LGBTQ+ History Month - York Pride!
Pride Marches and festivals take place all over the UK usually during summer meaning we get to see crowds of happy people and rainbow flags in the glorious sunshine. If you don’t know what Pride is, it’s promotion of self-affirmation, dignity, equality, and increased visibility of lesbian, gay, bisexual, transgender and queer people usually in the form of festivals and marches. Different countries around the world celebrate their Pride at times to mark significant events in their progress for LGBTQ rights. In the UK and the USA Pride is celebrated over the months of June and July as that is when the Stonewall riots occurred in 1969 which for many is the foundation of the modern gay rights movement in both countries.
For many of you reading, the closest Pride celebrations will be in the city of York, so continue reading to hear more about how York celebrates Pride and it’s LGBTQ History.
Pride is York is a big event. Normally people of all ages get involved as well as different organisations and businesses to make it an inclusive, popular and great event. I attended the York Pride just to watch the march go by, as it starts at the famous minster, goes through the city and over to the racecourse where a festival is held. It was a great atmosphere to see so many people come out to support the people marching and show that York is a city for everyone. It’s also great to read the many signs that people carry as they march and to talk to people or join in the singing as they march past. When the march first started I was just waving a rainbow flag, by the end I was covered in rainbow stickers, glitter and other items that were handed out by the marchers. It’s hard not to feel welcome. Once we’re back to a more normal routine, I would highly recommend searching out your nearest Pride event and get involved either directly or just through your support. Or check out the https://yorkpride.org.uk/ website to have a look at the plans for future years!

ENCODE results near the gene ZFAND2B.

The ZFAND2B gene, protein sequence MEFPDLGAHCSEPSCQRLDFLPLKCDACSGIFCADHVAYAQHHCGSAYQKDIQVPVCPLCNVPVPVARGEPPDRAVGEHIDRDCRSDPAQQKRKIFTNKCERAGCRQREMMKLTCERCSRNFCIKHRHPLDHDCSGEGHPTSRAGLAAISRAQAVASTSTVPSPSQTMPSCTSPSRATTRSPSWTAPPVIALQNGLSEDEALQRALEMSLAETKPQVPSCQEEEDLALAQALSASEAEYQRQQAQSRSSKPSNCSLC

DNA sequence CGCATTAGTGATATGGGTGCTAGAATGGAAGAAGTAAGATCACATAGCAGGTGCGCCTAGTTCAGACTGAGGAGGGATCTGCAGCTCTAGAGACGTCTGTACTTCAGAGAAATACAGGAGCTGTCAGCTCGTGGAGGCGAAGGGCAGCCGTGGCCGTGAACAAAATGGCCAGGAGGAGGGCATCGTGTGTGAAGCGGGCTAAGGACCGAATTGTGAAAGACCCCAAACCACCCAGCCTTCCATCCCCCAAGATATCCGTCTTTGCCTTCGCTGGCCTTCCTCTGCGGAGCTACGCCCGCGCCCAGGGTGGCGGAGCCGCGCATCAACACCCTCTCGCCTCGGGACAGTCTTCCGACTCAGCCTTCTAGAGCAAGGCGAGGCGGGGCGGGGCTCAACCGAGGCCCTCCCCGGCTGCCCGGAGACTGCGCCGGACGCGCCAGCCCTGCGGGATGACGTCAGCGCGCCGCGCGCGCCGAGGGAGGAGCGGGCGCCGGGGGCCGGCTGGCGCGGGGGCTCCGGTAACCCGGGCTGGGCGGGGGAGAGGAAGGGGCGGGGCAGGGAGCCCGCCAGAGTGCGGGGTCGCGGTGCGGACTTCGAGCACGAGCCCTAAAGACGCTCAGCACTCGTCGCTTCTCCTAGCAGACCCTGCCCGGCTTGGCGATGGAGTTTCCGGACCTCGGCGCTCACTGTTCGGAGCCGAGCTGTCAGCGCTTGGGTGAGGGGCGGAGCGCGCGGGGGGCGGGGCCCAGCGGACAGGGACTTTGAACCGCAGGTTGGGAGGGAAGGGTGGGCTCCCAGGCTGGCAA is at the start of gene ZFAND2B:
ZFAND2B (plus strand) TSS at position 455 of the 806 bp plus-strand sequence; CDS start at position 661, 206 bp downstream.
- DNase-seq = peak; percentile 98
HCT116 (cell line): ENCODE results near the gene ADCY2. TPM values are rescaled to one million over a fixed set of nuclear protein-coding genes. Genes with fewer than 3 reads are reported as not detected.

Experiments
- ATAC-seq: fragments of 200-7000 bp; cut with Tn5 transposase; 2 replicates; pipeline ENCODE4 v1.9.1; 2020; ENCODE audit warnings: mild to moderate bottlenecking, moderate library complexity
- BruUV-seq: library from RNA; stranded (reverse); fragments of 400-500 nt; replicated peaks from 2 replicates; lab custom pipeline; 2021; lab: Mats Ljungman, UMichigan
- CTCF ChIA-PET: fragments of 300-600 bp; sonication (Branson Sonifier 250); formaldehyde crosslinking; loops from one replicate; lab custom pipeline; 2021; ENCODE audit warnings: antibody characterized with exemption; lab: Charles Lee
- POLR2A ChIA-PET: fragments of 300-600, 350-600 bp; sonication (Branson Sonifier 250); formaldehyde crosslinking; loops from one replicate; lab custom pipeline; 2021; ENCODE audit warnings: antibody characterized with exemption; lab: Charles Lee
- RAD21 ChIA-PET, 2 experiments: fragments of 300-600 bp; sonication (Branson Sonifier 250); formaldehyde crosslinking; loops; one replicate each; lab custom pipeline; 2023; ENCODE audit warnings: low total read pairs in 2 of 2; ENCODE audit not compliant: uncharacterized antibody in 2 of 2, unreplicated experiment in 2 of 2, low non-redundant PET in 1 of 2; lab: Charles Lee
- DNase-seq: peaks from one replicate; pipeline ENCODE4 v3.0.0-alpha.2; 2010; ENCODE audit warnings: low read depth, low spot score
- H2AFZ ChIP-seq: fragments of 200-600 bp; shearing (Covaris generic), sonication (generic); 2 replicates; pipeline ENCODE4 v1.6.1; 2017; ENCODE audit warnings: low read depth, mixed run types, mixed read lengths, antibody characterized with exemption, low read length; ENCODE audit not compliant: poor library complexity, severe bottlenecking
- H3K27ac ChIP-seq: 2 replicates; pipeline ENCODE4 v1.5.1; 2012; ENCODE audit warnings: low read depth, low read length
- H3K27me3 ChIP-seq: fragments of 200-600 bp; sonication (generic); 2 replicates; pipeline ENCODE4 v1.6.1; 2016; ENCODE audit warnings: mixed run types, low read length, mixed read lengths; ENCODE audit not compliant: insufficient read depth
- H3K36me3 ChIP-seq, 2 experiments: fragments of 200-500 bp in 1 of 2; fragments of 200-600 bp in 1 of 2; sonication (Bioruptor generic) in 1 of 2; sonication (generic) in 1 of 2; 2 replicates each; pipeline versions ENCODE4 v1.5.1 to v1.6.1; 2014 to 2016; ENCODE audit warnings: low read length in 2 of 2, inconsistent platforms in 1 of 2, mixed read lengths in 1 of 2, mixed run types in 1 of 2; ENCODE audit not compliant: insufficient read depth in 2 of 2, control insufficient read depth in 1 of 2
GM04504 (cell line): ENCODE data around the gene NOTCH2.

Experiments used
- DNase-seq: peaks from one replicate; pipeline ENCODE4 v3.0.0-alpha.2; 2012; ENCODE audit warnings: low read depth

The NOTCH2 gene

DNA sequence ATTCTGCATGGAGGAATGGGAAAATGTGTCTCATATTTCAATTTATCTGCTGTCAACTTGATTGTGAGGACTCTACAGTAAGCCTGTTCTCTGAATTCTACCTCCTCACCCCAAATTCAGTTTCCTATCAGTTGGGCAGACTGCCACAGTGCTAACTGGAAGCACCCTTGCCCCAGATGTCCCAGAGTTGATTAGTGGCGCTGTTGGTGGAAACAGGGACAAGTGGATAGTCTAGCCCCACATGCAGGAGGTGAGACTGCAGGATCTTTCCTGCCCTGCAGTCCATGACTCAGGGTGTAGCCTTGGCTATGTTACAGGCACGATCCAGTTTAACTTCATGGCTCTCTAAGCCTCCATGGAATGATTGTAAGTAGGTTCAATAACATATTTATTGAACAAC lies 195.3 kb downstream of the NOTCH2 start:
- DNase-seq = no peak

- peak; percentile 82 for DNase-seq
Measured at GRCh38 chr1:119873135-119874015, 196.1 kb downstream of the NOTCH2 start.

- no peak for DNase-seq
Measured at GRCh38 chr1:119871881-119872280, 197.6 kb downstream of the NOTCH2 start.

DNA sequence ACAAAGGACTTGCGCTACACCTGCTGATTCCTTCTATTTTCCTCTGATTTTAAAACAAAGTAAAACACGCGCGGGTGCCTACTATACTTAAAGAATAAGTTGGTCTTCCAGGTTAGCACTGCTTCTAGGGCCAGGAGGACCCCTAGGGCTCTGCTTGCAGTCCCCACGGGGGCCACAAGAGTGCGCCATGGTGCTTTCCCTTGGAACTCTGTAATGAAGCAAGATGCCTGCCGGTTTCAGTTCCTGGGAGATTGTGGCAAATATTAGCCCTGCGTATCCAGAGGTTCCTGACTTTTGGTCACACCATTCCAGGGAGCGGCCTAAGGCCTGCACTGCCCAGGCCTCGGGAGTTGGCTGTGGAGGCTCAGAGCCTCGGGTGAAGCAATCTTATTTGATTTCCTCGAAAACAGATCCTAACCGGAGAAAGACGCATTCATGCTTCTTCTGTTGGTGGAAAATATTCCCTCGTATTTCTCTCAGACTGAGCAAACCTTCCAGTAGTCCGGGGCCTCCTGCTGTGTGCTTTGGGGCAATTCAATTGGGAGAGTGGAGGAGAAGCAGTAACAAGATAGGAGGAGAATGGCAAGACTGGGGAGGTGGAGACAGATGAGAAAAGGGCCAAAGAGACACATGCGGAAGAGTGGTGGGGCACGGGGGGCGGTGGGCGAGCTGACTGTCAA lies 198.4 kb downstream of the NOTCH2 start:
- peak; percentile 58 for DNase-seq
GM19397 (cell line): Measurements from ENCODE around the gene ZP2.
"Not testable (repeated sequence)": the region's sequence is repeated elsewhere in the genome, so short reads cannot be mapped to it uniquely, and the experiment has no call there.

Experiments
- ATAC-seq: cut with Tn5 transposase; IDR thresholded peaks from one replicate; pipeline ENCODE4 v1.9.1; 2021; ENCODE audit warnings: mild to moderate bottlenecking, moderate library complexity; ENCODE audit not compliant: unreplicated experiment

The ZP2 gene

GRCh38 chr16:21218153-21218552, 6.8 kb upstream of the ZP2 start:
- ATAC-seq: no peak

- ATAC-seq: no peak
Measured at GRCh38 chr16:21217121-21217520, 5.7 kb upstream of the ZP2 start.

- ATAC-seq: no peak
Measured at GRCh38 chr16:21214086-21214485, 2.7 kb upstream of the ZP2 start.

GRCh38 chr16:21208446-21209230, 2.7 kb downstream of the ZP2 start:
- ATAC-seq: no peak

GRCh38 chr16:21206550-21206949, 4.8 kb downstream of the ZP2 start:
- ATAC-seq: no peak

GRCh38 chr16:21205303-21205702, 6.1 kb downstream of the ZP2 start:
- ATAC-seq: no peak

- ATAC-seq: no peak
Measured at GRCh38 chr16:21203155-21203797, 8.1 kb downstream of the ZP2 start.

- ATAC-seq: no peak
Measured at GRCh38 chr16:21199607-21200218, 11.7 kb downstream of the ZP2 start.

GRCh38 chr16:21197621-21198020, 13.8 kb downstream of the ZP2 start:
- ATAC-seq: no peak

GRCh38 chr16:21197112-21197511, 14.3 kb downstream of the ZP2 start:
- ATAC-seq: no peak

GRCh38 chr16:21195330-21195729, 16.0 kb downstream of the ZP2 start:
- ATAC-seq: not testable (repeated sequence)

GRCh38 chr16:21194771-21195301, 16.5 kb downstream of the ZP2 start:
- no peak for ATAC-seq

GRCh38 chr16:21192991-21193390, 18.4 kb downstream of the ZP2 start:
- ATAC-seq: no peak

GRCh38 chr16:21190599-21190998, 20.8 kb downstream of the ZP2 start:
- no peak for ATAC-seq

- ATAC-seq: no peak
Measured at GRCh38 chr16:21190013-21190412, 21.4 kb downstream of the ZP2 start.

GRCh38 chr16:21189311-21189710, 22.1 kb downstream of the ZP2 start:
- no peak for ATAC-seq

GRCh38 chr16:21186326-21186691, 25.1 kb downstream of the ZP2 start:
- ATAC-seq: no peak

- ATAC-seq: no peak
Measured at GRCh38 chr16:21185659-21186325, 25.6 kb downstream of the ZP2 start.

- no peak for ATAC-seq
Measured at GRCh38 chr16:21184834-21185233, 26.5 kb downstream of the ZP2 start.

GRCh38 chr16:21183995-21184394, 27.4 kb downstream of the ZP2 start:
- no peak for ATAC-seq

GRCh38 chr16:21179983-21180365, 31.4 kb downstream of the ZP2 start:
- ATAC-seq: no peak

York and LGBTQ History
The city of York is mainly remembered in history as an important centre in Medieval England and not having the most diverse of backgrounds. However, there are highlights that can be seen and the city celebrates those wholeheartedly. Anne Lister the famous lesbian and diarist from the 19th century is said to have sealed her union with her partner Ann Walker in Holy Trinity Church as same-sex marriages were not allowed in the UK at the time. To celebrate this a blue plaque was placed in 2018 at the church and the newest college at the University of York has been named after her. Next time you visit the city, see if you can find the plaque!
Inside the Castle Museum is a recreation of a Victorian street and to celebrate the city’s LGBTQ+ history, the street’s pub was transformed into an exhibition titled: York Out of the Closet. Visitors were able to read about the first ever gay rights protestors and much more in this event to mark 50 years since the decriminalisation of sex between men. It was a fantastic display to show the often hidden side of York’s history.
There’s much more LGBTQ+ history in York to uncover as well as more probably closer to home than you think. For this year’s LGBTQ+ History month, challenge yourself to look for those forgotten histories and share them with friends, family and others.
Thank you for taking the time to read all our blogs for LGBTQ+ History Month. We hope you have enjoyed reading just a small amount of all that encompasses the past. While this month marks the nation’s time to reflect on LGBTQ+ history, remember that you can do it all year round because LGBTQ+ history is all of our history. See you next year and Happy Pride!
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